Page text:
Starting your own company is hard enough; selecting the most appropriate legal structure for your business can be confusing as well. There are many business entity forms to choose from — each having its own set of benefits and caveats — so you must decide wisely, since these are essentially the legal rules and processes under which you and your business will be operating.
This affects your taxes, legal liability, and how you share ownership in your company, among other things. So if you’re just starting off, we think you should keep these benefits in mind. This list is by no means exhaustive, but is a good starting point. Of course, please confirm all advice with your accountant.
1. Sole Proprietor
If you’re a one-person shop, sole proprietorship is normally the simplest and cheapest structure to start, though that doesn’t mean it’s the cheapest to maintain (especially during tax season). It also comes with unlimited liability, which can be worrisome. Still, in many states you simply apply for a license to do business, and report profit/income on your personal taxes. I’ve never used sole proprietorship as a legal structure simply because, even as a contractor, my personal tax situation was better served by other forms. Plus, you can avoid unlimited personal liability by using an alternate legal form.
2. C Corporation
A corporation, or C corp, separates the business entity from its owners, which provides strong protection from personal liability. And unlike many other legal structures, a C corp can sell shares to non-U.S. residents, making it easier to accept foreign investors. But a C corp also comes with double-taxation; that is, the business profits are taxed, then you are taxed again as a shareholder on dividends paid. So unless you are planning on selling the business or taking it public, the LLC form may be better for you.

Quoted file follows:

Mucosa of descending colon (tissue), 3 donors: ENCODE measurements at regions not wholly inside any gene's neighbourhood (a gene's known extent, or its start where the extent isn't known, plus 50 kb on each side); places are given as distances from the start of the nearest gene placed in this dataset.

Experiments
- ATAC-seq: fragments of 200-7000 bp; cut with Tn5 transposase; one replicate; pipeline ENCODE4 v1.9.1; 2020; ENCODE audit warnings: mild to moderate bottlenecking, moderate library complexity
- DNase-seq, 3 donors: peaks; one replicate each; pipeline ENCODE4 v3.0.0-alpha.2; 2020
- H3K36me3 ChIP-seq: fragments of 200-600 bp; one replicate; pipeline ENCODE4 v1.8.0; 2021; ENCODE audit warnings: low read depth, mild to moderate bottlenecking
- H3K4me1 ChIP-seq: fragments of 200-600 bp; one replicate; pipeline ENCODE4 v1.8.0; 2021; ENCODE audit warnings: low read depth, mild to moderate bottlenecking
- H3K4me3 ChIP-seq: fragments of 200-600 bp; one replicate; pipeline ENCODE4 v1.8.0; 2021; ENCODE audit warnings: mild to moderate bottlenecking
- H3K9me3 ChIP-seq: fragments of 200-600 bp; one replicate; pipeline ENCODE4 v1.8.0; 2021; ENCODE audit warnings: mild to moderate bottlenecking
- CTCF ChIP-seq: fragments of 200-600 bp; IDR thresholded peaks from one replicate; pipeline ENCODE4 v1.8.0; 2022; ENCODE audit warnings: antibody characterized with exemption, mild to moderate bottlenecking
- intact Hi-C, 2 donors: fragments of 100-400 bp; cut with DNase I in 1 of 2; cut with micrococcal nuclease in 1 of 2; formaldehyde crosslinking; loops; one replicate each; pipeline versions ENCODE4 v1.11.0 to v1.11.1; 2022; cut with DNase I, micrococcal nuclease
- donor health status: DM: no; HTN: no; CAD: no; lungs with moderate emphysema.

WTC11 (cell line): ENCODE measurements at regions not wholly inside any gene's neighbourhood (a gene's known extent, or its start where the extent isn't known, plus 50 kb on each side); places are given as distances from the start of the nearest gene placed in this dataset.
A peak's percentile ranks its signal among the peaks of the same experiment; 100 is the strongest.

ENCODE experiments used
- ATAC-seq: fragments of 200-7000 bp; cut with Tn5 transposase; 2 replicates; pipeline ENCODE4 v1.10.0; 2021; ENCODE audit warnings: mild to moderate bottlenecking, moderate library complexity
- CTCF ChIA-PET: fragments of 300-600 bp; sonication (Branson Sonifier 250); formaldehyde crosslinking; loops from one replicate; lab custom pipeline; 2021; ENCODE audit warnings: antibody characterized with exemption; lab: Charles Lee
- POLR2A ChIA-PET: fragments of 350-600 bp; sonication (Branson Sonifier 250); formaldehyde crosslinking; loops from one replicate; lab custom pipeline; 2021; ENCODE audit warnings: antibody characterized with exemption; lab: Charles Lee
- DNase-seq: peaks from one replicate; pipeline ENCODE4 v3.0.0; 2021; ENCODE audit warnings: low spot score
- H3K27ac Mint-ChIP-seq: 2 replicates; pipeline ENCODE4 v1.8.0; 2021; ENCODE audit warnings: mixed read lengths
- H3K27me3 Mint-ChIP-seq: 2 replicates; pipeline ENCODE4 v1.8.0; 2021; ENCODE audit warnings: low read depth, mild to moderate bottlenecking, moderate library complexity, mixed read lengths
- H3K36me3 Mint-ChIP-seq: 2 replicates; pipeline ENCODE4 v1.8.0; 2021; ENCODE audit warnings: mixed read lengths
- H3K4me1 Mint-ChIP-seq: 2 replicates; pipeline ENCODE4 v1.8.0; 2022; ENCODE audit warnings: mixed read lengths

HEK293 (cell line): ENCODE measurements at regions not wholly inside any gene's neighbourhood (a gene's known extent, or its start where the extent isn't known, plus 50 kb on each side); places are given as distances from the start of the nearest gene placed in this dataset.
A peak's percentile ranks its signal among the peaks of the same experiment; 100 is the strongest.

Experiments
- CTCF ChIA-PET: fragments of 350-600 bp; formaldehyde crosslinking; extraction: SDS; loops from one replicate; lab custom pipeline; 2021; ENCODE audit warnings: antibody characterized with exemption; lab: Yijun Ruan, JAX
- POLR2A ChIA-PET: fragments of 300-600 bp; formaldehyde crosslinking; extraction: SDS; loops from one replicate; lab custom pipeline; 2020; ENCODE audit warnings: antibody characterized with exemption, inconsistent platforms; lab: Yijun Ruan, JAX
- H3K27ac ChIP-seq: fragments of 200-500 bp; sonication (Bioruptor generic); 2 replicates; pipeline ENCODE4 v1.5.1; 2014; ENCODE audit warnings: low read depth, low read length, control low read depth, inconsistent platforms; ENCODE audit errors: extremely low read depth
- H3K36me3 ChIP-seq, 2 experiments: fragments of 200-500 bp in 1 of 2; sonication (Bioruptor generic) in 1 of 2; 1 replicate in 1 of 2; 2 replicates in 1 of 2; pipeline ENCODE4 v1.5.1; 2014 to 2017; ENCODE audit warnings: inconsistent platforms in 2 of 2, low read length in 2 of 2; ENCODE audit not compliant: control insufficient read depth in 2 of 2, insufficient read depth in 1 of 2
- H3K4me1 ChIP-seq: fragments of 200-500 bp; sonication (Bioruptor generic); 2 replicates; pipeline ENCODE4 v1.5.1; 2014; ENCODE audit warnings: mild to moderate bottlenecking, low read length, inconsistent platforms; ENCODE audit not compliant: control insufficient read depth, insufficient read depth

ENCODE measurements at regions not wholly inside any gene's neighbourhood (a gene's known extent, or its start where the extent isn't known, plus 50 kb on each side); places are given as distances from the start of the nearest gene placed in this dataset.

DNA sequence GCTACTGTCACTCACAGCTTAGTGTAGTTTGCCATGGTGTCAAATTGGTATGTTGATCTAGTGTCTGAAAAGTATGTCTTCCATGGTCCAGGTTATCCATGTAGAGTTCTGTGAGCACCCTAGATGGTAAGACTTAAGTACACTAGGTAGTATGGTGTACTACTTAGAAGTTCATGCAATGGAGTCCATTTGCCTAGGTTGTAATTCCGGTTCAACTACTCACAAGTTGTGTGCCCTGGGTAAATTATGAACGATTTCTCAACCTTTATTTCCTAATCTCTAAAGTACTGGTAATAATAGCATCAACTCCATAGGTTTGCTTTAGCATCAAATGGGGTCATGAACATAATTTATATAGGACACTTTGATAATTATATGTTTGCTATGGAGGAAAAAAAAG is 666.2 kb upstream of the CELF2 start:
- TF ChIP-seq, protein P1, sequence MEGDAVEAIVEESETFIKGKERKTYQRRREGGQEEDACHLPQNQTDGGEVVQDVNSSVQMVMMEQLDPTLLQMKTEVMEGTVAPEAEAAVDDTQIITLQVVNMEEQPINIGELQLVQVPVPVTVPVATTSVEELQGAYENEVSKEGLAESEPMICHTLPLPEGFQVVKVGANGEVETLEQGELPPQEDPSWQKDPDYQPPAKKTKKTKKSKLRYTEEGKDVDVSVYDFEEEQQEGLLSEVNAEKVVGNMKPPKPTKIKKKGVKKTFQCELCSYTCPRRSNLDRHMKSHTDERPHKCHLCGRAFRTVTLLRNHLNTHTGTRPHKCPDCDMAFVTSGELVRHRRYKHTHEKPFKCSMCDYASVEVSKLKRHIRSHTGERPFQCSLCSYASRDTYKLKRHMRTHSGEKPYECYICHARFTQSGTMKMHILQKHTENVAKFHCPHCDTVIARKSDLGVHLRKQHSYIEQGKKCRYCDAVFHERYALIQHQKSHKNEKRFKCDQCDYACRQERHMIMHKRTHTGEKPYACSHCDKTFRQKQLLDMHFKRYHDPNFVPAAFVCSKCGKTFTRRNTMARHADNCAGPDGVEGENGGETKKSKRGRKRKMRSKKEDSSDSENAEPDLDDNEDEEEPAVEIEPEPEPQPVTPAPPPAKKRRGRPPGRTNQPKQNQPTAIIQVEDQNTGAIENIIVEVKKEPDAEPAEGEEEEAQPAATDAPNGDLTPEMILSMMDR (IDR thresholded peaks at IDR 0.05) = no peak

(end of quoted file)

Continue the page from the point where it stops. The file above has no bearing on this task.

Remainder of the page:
Limited Liability Company, or LLC, is a good hybrid of the two forms discussed above. LLCs keep the limited liability benefits of a corporation while avoiding double taxation, and there are several “elections” you can make with the IRS to change the cost of filing at the end of the year. Most accountants I’ve worked with charge for your business and personal filings separately if you own an LLC, which is important for sidegig-style startups that are low on cash.
We use LLC and see a lot of LLCs in small, bootstrapped startups. But every business is different, so do your research and read up on the benefits of each structure, so that you’re prepared for discussions with your accountant and/or tax professional (especially if you’re being billed by the hour). We can also help you find the right incorporation service, as well as provide other assistance — reach out and we’ll tell you how.